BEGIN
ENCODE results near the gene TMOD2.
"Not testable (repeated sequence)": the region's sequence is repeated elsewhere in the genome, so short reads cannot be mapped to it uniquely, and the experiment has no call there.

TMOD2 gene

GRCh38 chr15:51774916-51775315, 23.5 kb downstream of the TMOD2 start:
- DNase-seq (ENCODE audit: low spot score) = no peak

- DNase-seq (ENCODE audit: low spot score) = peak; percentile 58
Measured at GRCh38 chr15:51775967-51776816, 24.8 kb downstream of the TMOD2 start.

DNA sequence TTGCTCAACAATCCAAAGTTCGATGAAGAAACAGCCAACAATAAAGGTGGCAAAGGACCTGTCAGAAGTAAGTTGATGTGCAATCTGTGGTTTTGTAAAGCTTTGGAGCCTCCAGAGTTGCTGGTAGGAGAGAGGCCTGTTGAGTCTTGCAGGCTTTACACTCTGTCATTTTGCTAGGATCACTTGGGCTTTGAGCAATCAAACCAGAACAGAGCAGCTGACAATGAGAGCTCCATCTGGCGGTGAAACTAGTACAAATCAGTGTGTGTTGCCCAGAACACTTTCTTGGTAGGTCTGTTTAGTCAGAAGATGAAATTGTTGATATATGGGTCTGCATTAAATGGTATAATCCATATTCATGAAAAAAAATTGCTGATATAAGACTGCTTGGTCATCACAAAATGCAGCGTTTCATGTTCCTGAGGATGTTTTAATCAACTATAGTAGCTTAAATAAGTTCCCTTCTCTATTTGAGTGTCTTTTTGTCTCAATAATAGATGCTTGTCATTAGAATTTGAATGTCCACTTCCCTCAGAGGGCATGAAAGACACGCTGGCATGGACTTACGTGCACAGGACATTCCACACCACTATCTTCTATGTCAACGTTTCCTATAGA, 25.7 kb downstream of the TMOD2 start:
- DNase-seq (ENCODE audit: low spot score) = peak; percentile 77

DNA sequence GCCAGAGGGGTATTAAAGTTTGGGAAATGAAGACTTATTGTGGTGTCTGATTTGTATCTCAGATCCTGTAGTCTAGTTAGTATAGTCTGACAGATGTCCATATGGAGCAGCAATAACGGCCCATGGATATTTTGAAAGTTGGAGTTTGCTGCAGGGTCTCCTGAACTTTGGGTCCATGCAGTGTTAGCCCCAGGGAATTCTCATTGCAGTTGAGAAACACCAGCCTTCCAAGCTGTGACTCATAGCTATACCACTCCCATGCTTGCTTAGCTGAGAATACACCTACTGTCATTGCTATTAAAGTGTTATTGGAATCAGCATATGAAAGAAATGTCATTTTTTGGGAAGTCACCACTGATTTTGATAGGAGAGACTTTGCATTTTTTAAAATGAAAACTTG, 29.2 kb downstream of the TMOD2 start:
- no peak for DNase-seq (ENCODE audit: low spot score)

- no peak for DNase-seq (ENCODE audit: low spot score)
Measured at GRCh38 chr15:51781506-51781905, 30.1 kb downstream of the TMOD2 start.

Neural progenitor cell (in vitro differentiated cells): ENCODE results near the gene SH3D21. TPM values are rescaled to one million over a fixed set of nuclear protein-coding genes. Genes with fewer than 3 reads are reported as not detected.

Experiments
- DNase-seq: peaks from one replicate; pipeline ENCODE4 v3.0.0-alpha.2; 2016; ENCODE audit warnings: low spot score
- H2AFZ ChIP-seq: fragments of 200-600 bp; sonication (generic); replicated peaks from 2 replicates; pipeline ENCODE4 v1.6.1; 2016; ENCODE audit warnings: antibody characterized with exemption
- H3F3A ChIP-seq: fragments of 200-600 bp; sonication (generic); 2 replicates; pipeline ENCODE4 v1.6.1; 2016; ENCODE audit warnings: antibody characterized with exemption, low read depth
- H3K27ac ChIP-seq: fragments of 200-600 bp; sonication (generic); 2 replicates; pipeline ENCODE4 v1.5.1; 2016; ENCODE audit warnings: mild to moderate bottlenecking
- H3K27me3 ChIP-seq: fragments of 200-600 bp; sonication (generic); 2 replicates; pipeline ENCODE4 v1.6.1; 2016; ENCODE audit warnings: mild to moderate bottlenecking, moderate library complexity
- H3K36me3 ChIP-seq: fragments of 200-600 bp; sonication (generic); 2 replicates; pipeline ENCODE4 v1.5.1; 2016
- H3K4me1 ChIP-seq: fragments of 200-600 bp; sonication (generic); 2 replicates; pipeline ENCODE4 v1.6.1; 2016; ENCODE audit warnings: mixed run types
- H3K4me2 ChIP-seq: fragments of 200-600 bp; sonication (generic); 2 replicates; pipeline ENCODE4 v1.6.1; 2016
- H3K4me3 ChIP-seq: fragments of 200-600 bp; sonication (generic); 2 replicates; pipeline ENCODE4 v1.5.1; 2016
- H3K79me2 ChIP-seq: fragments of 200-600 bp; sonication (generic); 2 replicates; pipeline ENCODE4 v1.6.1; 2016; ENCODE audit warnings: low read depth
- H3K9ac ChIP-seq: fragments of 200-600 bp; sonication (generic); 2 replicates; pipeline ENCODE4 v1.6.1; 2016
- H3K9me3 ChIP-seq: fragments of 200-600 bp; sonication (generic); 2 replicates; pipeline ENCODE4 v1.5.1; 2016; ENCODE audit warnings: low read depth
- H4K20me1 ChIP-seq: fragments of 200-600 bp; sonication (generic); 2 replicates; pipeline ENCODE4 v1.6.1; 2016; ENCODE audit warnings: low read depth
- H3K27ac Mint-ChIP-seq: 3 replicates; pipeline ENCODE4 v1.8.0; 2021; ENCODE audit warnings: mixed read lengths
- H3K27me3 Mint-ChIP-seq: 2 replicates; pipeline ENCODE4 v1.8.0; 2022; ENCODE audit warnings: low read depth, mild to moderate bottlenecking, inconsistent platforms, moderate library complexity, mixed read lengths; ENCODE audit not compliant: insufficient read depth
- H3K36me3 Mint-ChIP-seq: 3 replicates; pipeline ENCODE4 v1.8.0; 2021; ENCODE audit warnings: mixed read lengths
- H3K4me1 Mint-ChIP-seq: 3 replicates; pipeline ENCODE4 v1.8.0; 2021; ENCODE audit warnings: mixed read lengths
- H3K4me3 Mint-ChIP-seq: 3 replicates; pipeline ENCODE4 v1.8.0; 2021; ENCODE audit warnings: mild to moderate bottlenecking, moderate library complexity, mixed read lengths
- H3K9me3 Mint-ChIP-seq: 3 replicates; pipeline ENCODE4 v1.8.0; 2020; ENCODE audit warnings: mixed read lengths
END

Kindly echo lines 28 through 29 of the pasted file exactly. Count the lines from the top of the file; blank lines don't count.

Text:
- H4K20me1 ChIP-seq: fragments of 200-600 bp; sonication (generic); 2 replicates; pipeline ENCODE4 v1.6.1; 2016; ENCODE audit warnings: low read depth
- H3K27ac Mint-ChIP-seq: 3 replicates; pipeline ENCODE4 v1.8.0; 2021; ENCODE audit warnings: mixed read lengths